On September 21st, the American Heart Association, Bronx Health REACH, and the Center for Science in the Public Interest held a summit on proposed New York statewide and citywide nutrition policies. These policies aim to improve public health through a variety of measures, including policies to decrease consumption of unhealthy food and drinks among New Yorkers. The speakers included a number of legislators, public health professionals, and advocates. The Tisch Food Center participated in this summit with Lesley Kroupa, JD, MS, RD, Interim Policy Director, moderating one of the panels.
The summit, moderated by Dr. Sara Abiola, PhD, JD, began with presentations by keynote speakers Dr. Naa-Solo Tettey, MPH, EdD and Dr. Marion Nestle, PhD, MPH. Both presentations emphasized the importance of policies to improve diet and reduce the burden of diet-related chronic diseases, which have proven to be risk factors for COVID-19-related infection and death. They also emphasized the importance of decreasing health disparities and improving access to healthy food.
“We need to follow an ecological framework to help communities improve their overall nutrition.”
- Naa-Solo Tettey
“We need policies that will make the healthy choice the easy choice.”
- Marion Nestle
“Good health is a fundamental human right, not a privilege, and that starts with access to healthy food.”
- NYS Senator Alessandra Biaggi
Below are brief summaries of each piece of NYS and NYC legislation presented at the summit and links thereto for up-to-date information on the status of each bill.
Sponsors at the Summit: NYS Assembly Member Richard Gottfried, NYS Senator Alessandra Biaggi
The aim of this bill is to develop and implement evidence-based nutrition guidelines for food served in any state or state-sponsored facility. This includes food services in state office buildings, correctional facilities, and restaurants along the thruway. Notably, the bill would apply to vending machines in state or state-sponsored facilities, but it does not ban the sale of sugar-sweetened beverages. According to Assembly Member Gottfried, sugar-sweetened beverages are a “third-rail topic for Americans.”
Sponsors at the Summit: NYS Assembly Member Michael Benedetto, Senator Alessandra Biaggi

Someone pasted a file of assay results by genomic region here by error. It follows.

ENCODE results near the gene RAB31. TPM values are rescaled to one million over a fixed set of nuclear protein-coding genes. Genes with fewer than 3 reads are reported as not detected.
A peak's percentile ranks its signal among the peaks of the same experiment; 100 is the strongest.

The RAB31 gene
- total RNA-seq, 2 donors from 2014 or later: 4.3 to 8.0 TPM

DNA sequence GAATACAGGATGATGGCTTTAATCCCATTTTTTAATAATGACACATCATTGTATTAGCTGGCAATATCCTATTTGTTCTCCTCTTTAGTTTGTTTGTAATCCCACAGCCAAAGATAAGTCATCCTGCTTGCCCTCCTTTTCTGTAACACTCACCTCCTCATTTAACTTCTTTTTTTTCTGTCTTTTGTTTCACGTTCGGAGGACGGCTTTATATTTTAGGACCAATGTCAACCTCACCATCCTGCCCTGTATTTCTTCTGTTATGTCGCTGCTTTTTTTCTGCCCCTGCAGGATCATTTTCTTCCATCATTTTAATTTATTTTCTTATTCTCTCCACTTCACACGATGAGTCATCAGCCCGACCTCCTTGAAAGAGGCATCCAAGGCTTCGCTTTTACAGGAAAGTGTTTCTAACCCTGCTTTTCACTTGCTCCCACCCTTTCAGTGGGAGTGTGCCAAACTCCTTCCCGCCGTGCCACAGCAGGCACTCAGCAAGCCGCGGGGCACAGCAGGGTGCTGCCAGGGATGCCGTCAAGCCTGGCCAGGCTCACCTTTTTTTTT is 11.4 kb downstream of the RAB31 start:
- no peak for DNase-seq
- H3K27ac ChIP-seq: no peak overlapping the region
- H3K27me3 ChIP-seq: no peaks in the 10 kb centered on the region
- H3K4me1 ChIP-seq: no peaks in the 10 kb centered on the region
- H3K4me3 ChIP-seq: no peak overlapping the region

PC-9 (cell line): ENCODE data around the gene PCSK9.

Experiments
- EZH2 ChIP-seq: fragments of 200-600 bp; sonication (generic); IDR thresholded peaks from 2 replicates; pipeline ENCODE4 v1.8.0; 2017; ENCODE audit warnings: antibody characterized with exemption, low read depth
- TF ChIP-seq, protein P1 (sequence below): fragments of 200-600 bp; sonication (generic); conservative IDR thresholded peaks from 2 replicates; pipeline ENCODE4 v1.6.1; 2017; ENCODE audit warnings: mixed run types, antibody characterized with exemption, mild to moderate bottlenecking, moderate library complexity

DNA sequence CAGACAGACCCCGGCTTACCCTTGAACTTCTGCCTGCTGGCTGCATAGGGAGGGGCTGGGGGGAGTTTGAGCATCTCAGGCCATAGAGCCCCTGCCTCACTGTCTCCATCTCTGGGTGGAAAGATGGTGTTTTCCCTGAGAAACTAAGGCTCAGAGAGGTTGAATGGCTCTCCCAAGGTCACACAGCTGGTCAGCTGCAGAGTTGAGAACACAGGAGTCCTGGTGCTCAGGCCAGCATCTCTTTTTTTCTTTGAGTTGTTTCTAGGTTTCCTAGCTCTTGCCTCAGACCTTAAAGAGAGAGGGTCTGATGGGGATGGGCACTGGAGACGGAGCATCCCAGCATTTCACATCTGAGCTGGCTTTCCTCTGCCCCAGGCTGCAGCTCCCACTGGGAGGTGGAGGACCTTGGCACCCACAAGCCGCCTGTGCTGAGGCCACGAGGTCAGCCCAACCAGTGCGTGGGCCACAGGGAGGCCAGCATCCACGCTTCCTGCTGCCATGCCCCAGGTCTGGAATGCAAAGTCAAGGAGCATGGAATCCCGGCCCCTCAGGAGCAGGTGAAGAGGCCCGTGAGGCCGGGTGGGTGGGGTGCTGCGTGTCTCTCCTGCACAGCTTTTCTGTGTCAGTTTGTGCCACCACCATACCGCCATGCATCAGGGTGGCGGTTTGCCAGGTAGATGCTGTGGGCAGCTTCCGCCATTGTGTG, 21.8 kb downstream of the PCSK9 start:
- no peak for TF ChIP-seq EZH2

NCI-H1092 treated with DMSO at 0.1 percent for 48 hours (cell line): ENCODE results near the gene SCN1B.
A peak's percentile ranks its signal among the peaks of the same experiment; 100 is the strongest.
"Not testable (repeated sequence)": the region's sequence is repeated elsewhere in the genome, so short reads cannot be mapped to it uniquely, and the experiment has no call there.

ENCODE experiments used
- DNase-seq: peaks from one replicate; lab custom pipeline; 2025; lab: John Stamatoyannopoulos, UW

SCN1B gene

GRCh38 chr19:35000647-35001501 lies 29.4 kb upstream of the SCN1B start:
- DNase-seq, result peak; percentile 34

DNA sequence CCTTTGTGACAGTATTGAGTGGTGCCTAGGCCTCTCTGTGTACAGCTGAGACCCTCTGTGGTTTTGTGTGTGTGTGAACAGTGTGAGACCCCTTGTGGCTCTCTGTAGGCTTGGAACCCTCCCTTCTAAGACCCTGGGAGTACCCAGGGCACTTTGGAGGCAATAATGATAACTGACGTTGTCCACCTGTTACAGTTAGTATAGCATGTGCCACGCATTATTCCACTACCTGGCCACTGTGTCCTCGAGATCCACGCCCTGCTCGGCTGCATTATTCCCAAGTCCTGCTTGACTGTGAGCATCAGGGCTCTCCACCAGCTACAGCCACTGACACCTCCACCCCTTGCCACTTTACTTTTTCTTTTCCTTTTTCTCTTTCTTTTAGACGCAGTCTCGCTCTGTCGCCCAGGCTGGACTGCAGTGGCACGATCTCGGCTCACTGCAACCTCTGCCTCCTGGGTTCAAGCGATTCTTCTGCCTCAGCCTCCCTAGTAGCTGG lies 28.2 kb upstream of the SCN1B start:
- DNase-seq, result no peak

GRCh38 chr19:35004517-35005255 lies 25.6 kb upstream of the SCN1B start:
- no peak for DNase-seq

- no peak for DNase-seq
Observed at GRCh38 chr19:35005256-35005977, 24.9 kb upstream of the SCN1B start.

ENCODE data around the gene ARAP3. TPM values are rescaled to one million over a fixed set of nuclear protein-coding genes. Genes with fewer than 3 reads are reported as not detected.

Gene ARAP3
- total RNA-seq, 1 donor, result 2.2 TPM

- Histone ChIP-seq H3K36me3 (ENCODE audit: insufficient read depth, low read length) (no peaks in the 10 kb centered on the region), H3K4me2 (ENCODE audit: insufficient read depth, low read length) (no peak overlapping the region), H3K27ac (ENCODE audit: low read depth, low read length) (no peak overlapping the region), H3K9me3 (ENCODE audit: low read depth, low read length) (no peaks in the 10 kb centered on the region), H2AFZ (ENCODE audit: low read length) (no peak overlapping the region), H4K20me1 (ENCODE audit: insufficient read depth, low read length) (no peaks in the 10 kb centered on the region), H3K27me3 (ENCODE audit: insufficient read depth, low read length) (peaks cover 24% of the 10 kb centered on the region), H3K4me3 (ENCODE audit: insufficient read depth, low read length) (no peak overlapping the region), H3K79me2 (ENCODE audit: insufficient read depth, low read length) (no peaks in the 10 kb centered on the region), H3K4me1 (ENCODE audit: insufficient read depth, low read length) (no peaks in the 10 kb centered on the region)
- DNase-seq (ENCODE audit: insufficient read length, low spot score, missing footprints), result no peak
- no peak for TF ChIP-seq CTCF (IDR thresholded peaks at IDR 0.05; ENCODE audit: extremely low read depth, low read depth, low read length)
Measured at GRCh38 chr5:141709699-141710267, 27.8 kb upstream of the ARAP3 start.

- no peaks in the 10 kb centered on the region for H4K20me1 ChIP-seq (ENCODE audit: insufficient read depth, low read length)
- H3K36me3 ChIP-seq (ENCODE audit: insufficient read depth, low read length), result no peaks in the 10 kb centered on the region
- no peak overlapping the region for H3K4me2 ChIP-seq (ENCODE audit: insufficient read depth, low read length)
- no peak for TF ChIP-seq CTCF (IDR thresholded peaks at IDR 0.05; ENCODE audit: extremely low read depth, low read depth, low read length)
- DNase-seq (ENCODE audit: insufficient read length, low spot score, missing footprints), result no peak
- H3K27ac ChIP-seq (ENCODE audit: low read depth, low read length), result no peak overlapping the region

This bill would require the NYS to develop an NYS model school wellness policy. Currently, each school district in NYS decides its own school wellness policies. Of the more than 800 school districts in NYS, some have developed great policies, but other schools are struggling to coordinate school wellness programs and to break down the silos between nutrition, physical activity, and mental health programs. This bill can help schools by providing examples of robust and evidence-based school wellness policies and providing technical assistance and funding for successful implementation thereof. The bill can also help decrease disparities between schools’ wellness policies.
Sodium Warning Labels at Chain Restaurants (S2532)
Sponsors at the Summit: NYS Senator Gustavo Rivera
The bill requires a salt-shaker-like symbol on all items whose sodium content exceeds the daily limit of 2,300 mg. This legislation would apply to chain restaurants, not mom-and-pop restaurants. This is already being done in NYC. As explained by Senator Rivera, the label would help make the sodium information obvious to people to help them make better choices should they want to. If this bill passes, NYS would be the first state to do this.
The Sweet Truth Act: Added Sugar Warning Labels on Menu Board and Signs in Chain Restaurants in NYC (INT-1326)
Sponsors at the Summit: NYC Council Member Mark Levine
The Sweet Truth Act aims to decrease consumption of added sugars by requiring an added sugar warning label be applied to food and beverages in chain restaurants containing 100% or more of daily recommended amounts of added sugar. More details here.
Sponsors at the Summit: NYS Senator Gustavo Rivera, NYS Assembly Member Karina Reyes
This bill seeks to apply a tiered-tax to sugar-sweetened beverages. As explained by Assembly Member Reyes, children drink sugar-sweetened beverages mostly at home, not at restaurants. This bill would be especially protective against the rising prevalence of type 2 diabetes among children. The revenue from these taxes would go back to the communities most adversely affected by sugar-sweetened beverages.